I originally discovered that none of the square, rectangular solids and cutouts that VEX designers made have axes in them. If you want to constrain a “square peg to a round hole”, (or a round screw to a square hole, or square shaft to a square hole) you have to create the missing axis, or center points in the solid. A pain, I know. It should have been done when the designers were first creating the solids, but oh well…
I had to go back, take all their parts in Inventor, or .STP format, (I work primmarily in Inventor, but am familiar w/ Pro-E & SolidWorks)
- make a sketch on the face perpendicular to the desired axis,
project existing geometry,
Create sketch lines that meet in the center (across corners of a square, from centers of unequal sides, etc.)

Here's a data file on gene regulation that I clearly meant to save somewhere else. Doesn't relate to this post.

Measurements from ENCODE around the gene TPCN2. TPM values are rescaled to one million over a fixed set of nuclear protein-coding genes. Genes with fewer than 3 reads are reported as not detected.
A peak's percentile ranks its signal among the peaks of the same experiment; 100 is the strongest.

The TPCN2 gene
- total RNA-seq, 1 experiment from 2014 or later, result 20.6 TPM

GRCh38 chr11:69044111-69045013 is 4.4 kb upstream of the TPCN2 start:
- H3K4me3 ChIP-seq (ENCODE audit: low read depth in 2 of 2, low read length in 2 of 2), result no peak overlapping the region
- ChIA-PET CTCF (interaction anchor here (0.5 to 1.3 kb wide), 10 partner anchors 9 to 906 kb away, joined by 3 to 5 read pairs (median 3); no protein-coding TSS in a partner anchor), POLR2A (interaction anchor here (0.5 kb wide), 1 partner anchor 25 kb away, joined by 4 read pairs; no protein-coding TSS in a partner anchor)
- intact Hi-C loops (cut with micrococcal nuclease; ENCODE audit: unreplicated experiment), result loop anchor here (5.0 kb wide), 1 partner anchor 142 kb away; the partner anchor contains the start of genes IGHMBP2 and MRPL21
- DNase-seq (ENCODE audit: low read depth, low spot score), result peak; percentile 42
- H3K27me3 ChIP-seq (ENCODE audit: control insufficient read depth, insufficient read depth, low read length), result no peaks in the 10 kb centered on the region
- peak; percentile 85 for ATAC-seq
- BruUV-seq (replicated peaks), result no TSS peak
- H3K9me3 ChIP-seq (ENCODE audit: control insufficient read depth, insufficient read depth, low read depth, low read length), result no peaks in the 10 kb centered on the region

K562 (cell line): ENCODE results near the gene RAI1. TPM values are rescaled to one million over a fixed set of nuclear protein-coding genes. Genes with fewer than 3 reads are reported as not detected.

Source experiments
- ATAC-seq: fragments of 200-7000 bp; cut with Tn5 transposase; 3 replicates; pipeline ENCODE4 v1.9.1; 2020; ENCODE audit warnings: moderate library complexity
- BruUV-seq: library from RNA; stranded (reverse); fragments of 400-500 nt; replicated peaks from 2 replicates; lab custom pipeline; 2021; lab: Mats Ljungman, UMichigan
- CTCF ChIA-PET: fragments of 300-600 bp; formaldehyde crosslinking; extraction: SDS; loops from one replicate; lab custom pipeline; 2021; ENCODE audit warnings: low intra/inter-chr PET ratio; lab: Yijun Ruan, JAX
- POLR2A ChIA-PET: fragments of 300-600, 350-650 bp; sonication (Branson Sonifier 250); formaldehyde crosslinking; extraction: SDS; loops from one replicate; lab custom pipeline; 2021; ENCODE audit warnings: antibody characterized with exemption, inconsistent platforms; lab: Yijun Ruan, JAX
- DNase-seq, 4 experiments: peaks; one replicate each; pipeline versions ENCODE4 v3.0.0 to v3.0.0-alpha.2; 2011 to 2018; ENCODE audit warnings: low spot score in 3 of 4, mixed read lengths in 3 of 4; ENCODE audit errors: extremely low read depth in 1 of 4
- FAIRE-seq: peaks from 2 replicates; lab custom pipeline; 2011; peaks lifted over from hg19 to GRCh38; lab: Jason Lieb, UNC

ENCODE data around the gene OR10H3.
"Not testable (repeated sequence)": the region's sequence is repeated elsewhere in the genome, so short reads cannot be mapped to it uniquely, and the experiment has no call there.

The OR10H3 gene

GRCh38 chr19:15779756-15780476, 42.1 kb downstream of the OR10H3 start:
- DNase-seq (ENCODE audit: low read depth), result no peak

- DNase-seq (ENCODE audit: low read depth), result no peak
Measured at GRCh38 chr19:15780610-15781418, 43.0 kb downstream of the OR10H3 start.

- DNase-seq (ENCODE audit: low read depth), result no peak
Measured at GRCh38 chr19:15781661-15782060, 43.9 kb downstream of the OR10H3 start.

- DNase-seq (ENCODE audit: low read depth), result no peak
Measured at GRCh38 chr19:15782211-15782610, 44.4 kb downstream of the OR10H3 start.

to find the geometric center,
then add a point. Add a inscribed circle also (good idea).
Pattern the sketch elements, particularly the points, circle and axis line.
Close the sketch,
start a new sketch at the other end of the proposed axis,
repeat above from (1.)
Then, add an axis along the centerline of the solid that can be used to constrain a cylindrical object (like a screw, which has built in axis) to the artificial axis that you’ve created in your square hole in the sheet metal, nylon bearing block, etc.
If it’s a patterned feature, like the sheet metal plates, c-channel, etc., just find the C to C and pattern the artificial, created axis or point.
Note: after you’ve done constraining your assembly, go back into the individual parts and turn off visibility of the "constraint construction"elements. Axis lines, sketch elements, etc.
Lots of work, but then you’ll easily and accurately be able to constrain round to square, and vice-versa.